The deadly helicopter crash Thursday in Afghanistan was a setback for the Afghan air force and may reignite debate about U.S. military assistance to the country.
The accident occurred in the Zabul province in the south and killed all 17 aboard, including 12 military members and five crew members, Reuters reported. While the Taliban claimed it shot down the aircraft, a government official told the news wire that technical failure was at fault:
"There were two helicopters ... One of them had a technical problem and contacted the other one and informed the pilot of an emergency landing. As soon as it landed, it caught fire."It wasn't exactly clear what type of aircraft was involved, though some press reports identified it as an "M-17," possibly referring to the Russian-made Mi-17, several dozen of which the U.S. has purchased for Afghanistan.
The fledgling Afghan air force only has about 100 aircraft, including about 60 Mi-17s, according to an April report from the Congressional Research Service. Afghan pilots and personnel are familiar with the Russian choppers and equipment.
The chopper was developed by the former Soviet Union for high-elevation flying in Afghanistan. The Moscow-based manufacturer, Russian Helicopters, makes both civilian and military versions of the aircraft. Another company, Rosoboronexport, the state-owned arms exporter also based in Moscow, sells military variants abroad.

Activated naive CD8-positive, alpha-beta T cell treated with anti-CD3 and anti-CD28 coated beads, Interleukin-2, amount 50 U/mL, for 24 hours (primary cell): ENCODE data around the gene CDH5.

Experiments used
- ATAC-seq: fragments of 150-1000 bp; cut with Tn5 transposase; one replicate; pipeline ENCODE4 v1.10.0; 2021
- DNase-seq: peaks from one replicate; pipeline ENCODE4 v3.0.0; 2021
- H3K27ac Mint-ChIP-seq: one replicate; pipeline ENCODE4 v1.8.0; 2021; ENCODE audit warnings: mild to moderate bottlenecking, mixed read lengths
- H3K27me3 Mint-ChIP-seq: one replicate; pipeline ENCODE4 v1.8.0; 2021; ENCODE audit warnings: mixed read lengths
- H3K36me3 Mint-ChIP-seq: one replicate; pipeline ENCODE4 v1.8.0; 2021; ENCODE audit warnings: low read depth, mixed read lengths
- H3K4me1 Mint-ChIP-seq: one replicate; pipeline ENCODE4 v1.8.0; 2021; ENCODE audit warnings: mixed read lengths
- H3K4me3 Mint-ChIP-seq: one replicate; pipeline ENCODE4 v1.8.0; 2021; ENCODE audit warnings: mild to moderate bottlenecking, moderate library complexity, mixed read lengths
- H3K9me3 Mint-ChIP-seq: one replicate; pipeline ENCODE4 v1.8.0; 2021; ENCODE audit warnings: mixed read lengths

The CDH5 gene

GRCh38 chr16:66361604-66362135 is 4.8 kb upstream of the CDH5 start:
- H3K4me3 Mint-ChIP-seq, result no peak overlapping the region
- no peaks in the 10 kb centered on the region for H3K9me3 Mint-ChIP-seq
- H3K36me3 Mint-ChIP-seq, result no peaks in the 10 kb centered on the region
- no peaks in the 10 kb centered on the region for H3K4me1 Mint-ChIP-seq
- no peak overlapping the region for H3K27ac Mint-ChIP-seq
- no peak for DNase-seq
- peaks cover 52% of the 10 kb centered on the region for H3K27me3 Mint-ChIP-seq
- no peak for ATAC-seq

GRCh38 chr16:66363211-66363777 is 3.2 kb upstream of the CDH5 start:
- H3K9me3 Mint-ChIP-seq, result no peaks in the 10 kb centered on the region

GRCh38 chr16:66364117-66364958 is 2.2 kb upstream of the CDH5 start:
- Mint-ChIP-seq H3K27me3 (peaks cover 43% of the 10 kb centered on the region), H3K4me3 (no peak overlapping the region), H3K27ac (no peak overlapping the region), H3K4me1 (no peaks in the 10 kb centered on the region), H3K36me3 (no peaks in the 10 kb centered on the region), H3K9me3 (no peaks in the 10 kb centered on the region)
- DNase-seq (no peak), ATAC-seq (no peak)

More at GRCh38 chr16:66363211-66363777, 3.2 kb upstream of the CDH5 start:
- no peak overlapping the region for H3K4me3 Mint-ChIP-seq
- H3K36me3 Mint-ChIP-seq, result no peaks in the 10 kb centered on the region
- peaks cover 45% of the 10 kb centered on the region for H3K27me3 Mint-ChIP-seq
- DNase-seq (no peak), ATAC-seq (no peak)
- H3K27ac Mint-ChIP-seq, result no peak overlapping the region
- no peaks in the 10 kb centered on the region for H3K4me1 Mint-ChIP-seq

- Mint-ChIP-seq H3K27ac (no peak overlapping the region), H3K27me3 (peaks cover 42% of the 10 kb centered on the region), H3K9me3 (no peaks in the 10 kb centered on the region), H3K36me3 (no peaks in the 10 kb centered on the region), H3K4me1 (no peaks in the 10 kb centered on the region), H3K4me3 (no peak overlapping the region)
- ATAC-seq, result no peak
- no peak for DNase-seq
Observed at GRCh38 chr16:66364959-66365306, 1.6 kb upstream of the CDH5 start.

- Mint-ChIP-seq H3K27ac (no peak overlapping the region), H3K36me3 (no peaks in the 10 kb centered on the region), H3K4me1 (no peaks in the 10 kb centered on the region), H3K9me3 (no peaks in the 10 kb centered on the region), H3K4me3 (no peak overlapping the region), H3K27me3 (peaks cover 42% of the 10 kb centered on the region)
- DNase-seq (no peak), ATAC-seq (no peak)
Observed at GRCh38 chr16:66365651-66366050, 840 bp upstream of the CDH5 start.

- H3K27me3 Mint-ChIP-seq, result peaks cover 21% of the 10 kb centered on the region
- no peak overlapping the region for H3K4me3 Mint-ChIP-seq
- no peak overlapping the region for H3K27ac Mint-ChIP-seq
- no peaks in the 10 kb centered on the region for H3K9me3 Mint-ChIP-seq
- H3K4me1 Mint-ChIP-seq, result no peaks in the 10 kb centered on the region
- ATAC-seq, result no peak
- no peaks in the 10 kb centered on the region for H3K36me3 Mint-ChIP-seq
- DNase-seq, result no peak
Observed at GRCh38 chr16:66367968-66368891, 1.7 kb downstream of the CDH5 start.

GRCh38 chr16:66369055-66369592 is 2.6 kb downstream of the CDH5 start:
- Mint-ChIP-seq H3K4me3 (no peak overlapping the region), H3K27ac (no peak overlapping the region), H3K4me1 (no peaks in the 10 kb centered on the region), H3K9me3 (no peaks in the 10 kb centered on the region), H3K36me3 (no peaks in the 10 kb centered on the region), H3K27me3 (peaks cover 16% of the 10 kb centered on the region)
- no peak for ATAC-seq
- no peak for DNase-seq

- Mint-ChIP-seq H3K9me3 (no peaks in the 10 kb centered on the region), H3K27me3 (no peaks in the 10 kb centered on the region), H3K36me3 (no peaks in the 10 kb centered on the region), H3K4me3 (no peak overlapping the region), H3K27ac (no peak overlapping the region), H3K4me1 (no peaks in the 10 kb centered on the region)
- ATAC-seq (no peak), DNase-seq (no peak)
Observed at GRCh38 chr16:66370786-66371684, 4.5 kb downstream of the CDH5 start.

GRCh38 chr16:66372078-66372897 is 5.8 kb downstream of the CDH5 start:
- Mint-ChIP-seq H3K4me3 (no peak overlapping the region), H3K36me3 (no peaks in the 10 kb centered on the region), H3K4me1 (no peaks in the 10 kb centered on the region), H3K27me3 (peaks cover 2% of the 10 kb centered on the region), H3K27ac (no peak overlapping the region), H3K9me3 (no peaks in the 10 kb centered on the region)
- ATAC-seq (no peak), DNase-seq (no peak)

The Defense Department last year had planned on spending $572 million to buy another 45 Mi-17s for Afghanistan from Rosoboronexport, the CRS report states. But lawmakers pressed Pentagon officials to cancel the sale because of concern over the exporter funneling arms to the regime of Syrian President Bashar al-Assad for use against rebels, it states.
Government auditors also criticized Pentagon officials for not considering other potential suppliers of helicopters being buying them from Rosoboronexport. An Army analysis determined that the price paid for the helicopters -- about $17.2 million apiece -- was reasonable, even though some commercial suppliers offered a slightly better deal, according to a 2013 report from the Government Accountability Office, the investigative arm of Congress.
"Army officials told us that buying military aircraft directly from Rosoboronexport was less costly than buying a civilian aircraft from a U.S. vendor and then modifying it to a military configuration," GAO wrote.
In addition to some 100 Mi-17 helicopters, the Afghan air force wants to acquire 20 A-29 attack aircraft and an unspecified number of MI-8 helicopters, and is seeking the return of 26 aircraft from other countries, including some MiG-2s that were flown to Pakistan and Uzbekistan during previous conflicts, according to CRS.